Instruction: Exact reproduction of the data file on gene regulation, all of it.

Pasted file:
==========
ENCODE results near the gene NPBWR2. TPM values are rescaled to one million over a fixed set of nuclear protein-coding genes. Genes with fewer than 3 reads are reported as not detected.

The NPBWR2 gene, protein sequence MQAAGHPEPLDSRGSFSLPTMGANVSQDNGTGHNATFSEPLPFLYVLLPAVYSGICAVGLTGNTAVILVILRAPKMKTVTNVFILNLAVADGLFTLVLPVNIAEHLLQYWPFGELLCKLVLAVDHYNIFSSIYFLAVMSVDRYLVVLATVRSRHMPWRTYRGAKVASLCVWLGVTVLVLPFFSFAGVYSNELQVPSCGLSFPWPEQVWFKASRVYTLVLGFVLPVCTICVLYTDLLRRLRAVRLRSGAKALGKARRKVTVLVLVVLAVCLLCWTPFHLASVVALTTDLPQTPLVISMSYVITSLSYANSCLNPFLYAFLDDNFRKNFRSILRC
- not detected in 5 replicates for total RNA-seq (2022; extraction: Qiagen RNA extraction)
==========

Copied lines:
ENCODE results near the gene NPBWR2. TPM values are rescaled to one million over a fixed set of nuclear protein-coding genes. Genes with fewer than 3 reads are reported as not detected.

The NPBWR2 gene, protein sequence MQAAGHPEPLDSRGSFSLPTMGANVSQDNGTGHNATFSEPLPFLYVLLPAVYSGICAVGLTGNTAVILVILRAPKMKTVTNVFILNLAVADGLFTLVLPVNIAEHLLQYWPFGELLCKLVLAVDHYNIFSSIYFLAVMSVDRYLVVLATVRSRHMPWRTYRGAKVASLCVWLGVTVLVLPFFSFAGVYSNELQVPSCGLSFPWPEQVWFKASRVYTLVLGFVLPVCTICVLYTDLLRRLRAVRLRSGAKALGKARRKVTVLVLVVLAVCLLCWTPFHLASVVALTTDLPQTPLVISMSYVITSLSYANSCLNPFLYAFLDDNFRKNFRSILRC
- not detected in 5 replicates for total RNA-seq (2022; extraction: Qiagen RNA extraction)